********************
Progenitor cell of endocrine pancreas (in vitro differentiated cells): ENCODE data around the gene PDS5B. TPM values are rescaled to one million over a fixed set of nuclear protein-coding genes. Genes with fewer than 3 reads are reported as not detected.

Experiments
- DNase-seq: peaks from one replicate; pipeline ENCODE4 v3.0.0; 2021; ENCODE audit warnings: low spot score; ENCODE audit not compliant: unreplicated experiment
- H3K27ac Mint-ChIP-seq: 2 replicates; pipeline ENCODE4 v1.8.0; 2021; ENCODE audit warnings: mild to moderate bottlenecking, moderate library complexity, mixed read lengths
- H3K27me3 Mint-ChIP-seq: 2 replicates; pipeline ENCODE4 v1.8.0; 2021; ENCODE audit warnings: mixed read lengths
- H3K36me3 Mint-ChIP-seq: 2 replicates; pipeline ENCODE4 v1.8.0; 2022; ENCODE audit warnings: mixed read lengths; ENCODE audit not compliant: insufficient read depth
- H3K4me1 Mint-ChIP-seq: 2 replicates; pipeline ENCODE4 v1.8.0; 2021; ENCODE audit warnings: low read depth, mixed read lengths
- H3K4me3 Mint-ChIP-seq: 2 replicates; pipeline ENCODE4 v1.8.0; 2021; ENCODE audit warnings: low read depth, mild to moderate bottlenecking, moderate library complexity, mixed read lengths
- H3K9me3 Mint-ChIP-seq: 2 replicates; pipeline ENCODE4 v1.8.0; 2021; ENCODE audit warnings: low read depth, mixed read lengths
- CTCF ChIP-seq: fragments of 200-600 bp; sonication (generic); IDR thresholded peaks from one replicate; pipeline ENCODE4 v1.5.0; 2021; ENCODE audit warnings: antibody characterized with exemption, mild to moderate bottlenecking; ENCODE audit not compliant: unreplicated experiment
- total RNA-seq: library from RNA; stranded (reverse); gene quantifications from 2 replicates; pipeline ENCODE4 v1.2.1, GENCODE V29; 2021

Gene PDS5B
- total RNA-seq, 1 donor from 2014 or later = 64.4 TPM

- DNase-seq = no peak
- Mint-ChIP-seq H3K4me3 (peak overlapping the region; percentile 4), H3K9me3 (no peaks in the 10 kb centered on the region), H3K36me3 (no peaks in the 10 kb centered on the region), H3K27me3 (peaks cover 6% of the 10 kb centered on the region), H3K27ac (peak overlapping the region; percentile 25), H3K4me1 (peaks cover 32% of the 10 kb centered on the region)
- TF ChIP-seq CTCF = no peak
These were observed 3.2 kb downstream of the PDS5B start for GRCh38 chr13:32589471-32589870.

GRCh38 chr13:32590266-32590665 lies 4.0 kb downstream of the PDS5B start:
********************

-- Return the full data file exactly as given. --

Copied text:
Progenitor cell of endocrine pancreas (in vitro differentiated cells): ENCODE data around the gene PDS5B. TPM values are rescaled to one million over a fixed set of nuclear protein-coding genes. Genes with fewer than 3 reads are reported as not detected.

Experiments
- DNase-seq: peaks from one replicate; pipeline ENCODE4 v3.0.0; 2021; ENCODE audit warnings: low spot score; ENCODE audit not compliant: unreplicated experiment
- H3K27ac Mint-ChIP-seq: 2 replicates; pipeline ENCODE4 v1.8.0; 2021; ENCODE audit warnings: mild to moderate bottlenecking, moderate library complexity, mixed read lengths
- H3K27me3 Mint-ChIP-seq: 2 replicates; pipeline ENCODE4 v1.8.0; 2021; ENCODE audit warnings: mixed read lengths
- H3K36me3 Mint-ChIP-seq: 2 replicates; pipeline ENCODE4 v1.8.0; 2022; ENCODE audit warnings: mixed read lengths; ENCODE audit not compliant: insufficient read depth
- H3K4me1 Mint-ChIP-seq: 2 replicates; pipeline ENCODE4 v1.8.0; 2021; ENCODE audit warnings: low read depth, mixed read lengths
- H3K4me3 Mint-ChIP-seq: 2 replicates; pipeline ENCODE4 v1.8.0; 2021; ENCODE audit warnings: low read depth, mild to moderate bottlenecking, moderate library complexity, mixed read lengths
- H3K9me3 Mint-ChIP-seq: 2 replicates; pipeline ENCODE4 v1.8.0; 2021; ENCODE audit warnings: low read depth, mixed read lengths
- CTCF ChIP-seq: fragments of 200-600 bp; sonication (generic); IDR thresholded peaks from one replicate; pipeline ENCODE4 v1.5.0; 2021; ENCODE audit warnings: antibody characterized with exemption, mild to moderate bottlenecking; ENCODE audit not compliant: unreplicated experiment
- total RNA-seq: library from RNA; stranded (reverse); gene quantifications from 2 replicates; pipeline ENCODE4 v1.2.1, GENCODE V29; 2021

Gene PDS5B
- total RNA-seq, 1 donor from 2014 or later = 64.4 TPM

- DNase-seq = no peak
- Mint-ChIP-seq H3K4me3 (peak overlapping the region; percentile 4), H3K9me3 (no peaks in the 10 kb centered on the region), H3K36me3 (no peaks in the 10 kb centered on the region), H3K27me3 (peaks cover 6% of the 10 kb centered on the region), H3K27ac (peak overlapping the region; percentile 25), H3K4me1 (peaks cover 32% of the 10 kb centered on the region)
- TF ChIP-seq CTCF = no peak
These were observed 3.2 kb downstream of the PDS5B start for GRCh38 chr13:32589471-32589870.

GRCh38 chr13:32590266-32590665 lies 4.0 kb downstream of the PDS5B start: